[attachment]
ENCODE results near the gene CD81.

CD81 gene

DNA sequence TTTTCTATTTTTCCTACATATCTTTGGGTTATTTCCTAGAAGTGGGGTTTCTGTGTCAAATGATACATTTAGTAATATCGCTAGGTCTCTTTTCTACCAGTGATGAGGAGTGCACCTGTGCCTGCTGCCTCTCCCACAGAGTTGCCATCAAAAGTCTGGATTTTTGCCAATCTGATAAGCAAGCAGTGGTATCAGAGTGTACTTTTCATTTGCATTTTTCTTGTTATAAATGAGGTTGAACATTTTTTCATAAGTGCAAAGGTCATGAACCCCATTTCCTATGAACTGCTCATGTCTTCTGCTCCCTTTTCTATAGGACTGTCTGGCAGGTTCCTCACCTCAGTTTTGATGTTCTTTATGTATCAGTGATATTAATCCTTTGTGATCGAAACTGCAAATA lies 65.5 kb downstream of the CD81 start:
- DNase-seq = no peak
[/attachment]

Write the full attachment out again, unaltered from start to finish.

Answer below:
ENCODE results near the gene CD81.

CD81 gene

DNA sequence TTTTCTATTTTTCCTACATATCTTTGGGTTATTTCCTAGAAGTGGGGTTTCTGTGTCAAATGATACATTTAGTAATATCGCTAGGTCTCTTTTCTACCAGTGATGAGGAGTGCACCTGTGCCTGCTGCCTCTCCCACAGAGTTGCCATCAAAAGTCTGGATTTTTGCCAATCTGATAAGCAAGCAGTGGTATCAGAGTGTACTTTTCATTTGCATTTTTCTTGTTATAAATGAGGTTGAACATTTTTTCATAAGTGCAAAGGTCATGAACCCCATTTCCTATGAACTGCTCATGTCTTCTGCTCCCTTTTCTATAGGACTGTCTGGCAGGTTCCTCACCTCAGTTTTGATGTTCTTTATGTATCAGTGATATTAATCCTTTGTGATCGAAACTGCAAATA lies 65.5 kb downstream of the CD81 start:
- DNase-seq = no peak